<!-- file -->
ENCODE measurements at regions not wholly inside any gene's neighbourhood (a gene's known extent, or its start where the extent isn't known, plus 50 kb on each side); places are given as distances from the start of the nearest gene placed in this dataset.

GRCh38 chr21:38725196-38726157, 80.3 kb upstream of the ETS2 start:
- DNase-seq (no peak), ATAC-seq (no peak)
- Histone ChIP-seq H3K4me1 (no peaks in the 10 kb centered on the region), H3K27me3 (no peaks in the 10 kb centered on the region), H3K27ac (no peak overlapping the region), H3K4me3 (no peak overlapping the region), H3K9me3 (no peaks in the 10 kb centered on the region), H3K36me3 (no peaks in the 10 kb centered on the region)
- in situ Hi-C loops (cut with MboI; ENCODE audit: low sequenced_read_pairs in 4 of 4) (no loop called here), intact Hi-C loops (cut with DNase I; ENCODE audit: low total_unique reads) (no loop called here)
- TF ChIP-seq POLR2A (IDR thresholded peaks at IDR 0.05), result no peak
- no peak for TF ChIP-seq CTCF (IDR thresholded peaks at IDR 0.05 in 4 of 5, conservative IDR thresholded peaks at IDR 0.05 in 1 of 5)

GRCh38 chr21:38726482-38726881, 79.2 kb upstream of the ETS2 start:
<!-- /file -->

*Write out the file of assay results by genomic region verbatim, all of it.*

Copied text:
ENCODE measurements at regions not wholly inside any gene's neighbourhood (a gene's known extent, or its start where the extent isn't known, plus 50 kb on each side); places are given as distances from the start of the nearest gene placed in this dataset.

GRCh38 chr21:38725196-38726157, 80.3 kb upstream of the ETS2 start:
- DNase-seq (no peak), ATAC-seq (no peak)
- Histone ChIP-seq H3K4me1 (no peaks in the 10 kb centered on the region), H3K27me3 (no peaks in the 10 kb centered on the region), H3K27ac (no peak overlapping the region), H3K4me3 (no peak overlapping the region), H3K9me3 (no peaks in the 10 kb centered on the region), H3K36me3 (no peaks in the 10 kb centered on the region)
- in situ Hi-C loops (cut with MboI; ENCODE audit: low sequenced_read_pairs in 4 of 4) (no loop called here), intact Hi-C loops (cut with DNase I; ENCODE audit: low total_unique reads) (no loop called here)
- TF ChIP-seq POLR2A (IDR thresholded peaks at IDR 0.05), result no peak
- no peak for TF ChIP-seq CTCF (IDR thresholded peaks at IDR 0.05 in 4 of 5, conservative IDR thresholded peaks at IDR 0.05 in 1 of 5)

GRCh38 chr21:38726482-38726881, 79.2 kb upstream of the ETS2 start: